It’s tiring writing the same old story again and again. Sri Lanka have been woeful throughout this three-Test series. After each passing day, one would have thought the only way for Sri Lanka would be up, but somehow they’ve contrived to slide much further, every time.
On Day 3 of the final Test, Sri Lanka brought out their absolute worst as they were bowled out for 181, handing India a mammoth innings and 171-run victory. This was India’s second straight innings victory against the hosts, and they’ve sealed a 3-0 whitewash in an away series for the first time in their Test history. Mohammed Shami was India’s architect on the third day, with some vicious bowling and just rewards. He ended with three for 32. Ravichandran Ashwin was also amongst the wickets, taking four for 68 to cap a memorable display by the visitors.
India had already gotten one foot in the door last evening, when they enforced the follow-on and sent back Upul Tharanga early. If there was any hope of a Sri Lankan defiance in the morning, it was all erased after just one hour. Ashwin got the one Sri Lankan batsman who has been promising to stand firm, Dimuth Karunaratne early, with the ball spitting from a good length and taking the edge on the way to first slip. It was just a matter of time from there on.
Overnight batsman Malinda Pushpakumara was out caught behind to Shami. The fast bowler bowled a brilliant spell in the first hour, constantly keeping the Lankan batsman on their toes with great lines. He was rewarded with one more wicket, with Kusal Mendis falling LBW. Shami ended a vicious spell of seven overs for two wickets and 13 runs to give the Lankans some respite.
That was when Sri Lanka’s strongest defiance materialised. Angelo Mathews and Dinesh Chandimal, the former and present captain, kept India at bay for the rest of the morning session, abandoning their usual free-flowing, sweep-with-gay-abandon style, and sticking to what Test cricket usually preaches – play the ball on its merit.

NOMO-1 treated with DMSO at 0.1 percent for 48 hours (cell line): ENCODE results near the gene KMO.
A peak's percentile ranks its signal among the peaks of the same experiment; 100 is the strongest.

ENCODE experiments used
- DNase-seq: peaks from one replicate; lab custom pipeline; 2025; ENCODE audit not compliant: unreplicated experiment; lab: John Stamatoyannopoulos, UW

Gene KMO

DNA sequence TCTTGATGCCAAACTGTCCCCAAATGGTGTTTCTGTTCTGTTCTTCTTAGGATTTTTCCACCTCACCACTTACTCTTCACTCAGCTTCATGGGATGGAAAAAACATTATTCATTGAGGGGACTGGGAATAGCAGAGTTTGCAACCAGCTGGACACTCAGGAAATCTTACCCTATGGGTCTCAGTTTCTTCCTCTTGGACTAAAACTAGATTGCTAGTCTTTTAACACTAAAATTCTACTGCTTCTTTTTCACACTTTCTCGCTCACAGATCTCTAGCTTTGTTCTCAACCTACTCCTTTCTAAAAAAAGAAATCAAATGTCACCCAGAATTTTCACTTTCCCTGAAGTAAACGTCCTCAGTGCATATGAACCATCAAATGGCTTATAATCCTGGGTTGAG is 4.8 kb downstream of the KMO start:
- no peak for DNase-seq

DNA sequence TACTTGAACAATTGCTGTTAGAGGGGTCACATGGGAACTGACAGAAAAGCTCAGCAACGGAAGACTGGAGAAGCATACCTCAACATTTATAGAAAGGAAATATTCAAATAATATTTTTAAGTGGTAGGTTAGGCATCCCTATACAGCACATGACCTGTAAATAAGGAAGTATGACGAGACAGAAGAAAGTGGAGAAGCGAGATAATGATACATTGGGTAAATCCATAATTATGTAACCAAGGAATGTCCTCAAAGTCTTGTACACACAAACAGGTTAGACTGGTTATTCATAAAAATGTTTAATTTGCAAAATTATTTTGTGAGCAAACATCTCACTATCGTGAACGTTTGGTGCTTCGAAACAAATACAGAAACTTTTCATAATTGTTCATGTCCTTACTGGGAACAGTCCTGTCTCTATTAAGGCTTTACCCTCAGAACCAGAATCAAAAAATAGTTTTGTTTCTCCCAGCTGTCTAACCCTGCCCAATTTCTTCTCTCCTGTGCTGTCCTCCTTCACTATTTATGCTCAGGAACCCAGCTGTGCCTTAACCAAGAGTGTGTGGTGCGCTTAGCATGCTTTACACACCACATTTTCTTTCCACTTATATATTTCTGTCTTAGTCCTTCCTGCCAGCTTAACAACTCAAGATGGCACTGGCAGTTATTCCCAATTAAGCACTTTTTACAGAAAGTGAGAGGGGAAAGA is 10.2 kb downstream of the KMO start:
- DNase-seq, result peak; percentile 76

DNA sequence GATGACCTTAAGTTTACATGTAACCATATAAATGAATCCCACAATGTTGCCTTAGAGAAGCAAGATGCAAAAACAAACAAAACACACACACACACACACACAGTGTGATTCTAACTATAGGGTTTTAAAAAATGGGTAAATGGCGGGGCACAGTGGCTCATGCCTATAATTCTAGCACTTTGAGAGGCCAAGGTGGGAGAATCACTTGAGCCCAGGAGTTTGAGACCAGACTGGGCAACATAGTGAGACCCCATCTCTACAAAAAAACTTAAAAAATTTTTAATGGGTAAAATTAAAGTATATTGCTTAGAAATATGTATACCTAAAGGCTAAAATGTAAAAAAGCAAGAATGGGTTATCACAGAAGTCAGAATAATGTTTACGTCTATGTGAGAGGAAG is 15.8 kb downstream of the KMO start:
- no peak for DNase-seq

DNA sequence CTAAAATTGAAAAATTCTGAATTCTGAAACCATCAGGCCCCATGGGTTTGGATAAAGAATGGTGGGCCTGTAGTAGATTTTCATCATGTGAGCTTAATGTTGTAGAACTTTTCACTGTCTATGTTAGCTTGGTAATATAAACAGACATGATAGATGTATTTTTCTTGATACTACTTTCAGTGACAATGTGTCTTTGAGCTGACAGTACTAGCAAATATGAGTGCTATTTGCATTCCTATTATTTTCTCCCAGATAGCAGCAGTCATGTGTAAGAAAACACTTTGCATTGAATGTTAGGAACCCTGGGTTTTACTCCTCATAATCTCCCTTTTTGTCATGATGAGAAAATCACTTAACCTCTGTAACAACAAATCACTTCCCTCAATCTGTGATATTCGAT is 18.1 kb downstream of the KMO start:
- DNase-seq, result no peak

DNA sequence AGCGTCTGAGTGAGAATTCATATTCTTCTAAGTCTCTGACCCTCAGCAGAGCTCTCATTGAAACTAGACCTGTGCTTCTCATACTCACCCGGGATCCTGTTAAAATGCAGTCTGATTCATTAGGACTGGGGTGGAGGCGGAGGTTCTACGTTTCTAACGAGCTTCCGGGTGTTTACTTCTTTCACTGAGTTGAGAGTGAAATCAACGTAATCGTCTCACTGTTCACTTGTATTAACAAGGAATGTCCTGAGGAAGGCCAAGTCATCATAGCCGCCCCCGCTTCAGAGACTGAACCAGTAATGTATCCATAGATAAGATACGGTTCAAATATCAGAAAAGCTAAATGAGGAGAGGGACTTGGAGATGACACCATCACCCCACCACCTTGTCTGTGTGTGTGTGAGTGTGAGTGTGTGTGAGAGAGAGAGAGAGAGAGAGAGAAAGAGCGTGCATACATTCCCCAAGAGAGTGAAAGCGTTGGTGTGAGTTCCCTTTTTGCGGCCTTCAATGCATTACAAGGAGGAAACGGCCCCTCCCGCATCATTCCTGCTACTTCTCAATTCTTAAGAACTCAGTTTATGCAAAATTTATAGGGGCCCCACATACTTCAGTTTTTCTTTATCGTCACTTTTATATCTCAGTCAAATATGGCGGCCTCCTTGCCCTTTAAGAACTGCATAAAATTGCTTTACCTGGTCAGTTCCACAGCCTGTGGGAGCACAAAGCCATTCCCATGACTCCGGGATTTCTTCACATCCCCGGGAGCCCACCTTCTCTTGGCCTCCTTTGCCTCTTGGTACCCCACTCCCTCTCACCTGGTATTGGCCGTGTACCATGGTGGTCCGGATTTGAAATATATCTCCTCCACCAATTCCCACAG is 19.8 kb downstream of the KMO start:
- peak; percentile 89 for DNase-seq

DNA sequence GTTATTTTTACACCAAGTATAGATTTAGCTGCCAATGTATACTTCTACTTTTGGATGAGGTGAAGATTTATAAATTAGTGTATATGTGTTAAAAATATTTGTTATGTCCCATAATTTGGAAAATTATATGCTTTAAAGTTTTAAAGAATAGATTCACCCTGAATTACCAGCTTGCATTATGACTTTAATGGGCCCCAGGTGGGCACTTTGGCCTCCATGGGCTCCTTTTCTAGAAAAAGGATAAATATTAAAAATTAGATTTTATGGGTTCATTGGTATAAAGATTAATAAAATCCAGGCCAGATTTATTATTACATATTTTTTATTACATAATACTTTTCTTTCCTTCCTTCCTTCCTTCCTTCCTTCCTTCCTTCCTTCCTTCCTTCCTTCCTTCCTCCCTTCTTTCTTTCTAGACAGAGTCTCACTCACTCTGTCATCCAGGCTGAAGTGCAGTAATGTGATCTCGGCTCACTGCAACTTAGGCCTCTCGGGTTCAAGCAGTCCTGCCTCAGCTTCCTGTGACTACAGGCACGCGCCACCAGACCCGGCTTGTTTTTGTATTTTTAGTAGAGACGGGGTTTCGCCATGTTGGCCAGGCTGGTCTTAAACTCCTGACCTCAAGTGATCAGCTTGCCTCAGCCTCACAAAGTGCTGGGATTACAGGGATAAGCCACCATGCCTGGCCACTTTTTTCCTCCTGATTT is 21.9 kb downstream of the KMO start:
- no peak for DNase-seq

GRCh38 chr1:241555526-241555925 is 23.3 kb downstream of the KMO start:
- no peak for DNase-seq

After Lunch, however, Sri Lanka resorted to the plans that has had them all in disarray. Both Chandimal and Mathews looked to hit out against Kuldeep Yadav and Ashwin, and soon it resulted in a wicket. Chandimal was caught by Cheteshwar Pujara at short leg giving India a wicket after 166 balls. Mathews followed soon after, failing to connect a sweep against Ashwin and falling LBW for 36.
Dilruwan Perera, on whom Sri Lanka had placed much faith as a No. 7 batsman, fell to another sweep, hitting it to Hardik Pandya in the deep as the water rushed in from all sides on a swiftly sinking Sri Lankan ship.
Lakshan Sandakan and Niroshan Dickwella provided the sparse Sri Lankan crowd with some late entertainment courtesy a 28-run stand, but it only served as a delay to the inevitable.
The inevitable came in the 75th over of the innings, with Ashwin getting rid of Lahiru Kumara for 10. The match, played on a pitch that had barely any demons, ended in less than three days.
India would be elated at having wrapped up an away series with such style and efficiency, but for Sri Lanka, their cricket stares at a dark, gloomy road filled with potentially fatal potholes. Hopefully, they find some good drivers.
Brief Scores: Sri Lanka 135 & 181 (Niroshan Dickwella 41; Ravichandran Ashwin 4-68, Mohammed Shami 3-32) lost to India 487 by an innings and 171 runs.